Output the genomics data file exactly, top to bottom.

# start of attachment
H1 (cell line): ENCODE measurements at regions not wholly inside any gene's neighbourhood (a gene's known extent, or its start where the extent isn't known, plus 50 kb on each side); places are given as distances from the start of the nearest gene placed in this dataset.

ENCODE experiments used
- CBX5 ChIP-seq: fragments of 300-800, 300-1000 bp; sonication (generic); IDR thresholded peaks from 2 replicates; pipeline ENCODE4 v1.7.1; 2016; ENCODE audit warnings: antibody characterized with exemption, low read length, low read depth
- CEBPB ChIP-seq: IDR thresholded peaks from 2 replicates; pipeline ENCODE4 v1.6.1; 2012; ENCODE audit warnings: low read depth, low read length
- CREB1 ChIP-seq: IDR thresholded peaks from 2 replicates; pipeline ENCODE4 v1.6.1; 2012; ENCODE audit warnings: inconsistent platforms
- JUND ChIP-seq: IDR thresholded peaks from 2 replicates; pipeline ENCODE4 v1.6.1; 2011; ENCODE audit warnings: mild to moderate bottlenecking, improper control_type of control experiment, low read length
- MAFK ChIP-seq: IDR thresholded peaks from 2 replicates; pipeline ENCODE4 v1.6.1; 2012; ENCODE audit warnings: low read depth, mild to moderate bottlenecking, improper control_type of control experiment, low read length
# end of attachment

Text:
H1 (cell line): ENCODE measurements at regions not wholly inside any gene's neighbourhood (a gene's known extent, or its start where the extent isn't known, plus 50 kb on each side); places are given as distances from the start of the nearest gene placed in this dataset.

ENCODE experiments used
- CBX5 ChIP-seq: fragments of 300-800, 300-1000 bp; sonication (generic); IDR thresholded peaks from 2 replicates; pipeline ENCODE4 v1.7.1; 2016; ENCODE audit warnings: antibody characterized with exemption, low read length, low read depth
- CEBPB ChIP-seq: IDR thresholded peaks from 2 replicates; pipeline ENCODE4 v1.6.1; 2012; ENCODE audit warnings: low read depth, low read length
- CREB1 ChIP-seq: IDR thresholded peaks from 2 replicates; pipeline ENCODE4 v1.6.1; 2012; ENCODE audit warnings: inconsistent platforms
- JUND ChIP-seq: IDR thresholded peaks from 2 replicates; pipeline ENCODE4 v1.6.1; 2011; ENCODE audit warnings: mild to moderate bottlenecking, improper control_type of control experiment, low read length
- MAFK ChIP-seq: IDR thresholded peaks from 2 replicates; pipeline ENCODE4 v1.6.1; 2012; ENCODE audit warnings: low read depth, mild to moderate bottlenecking, improper control_type of control experiment, low read length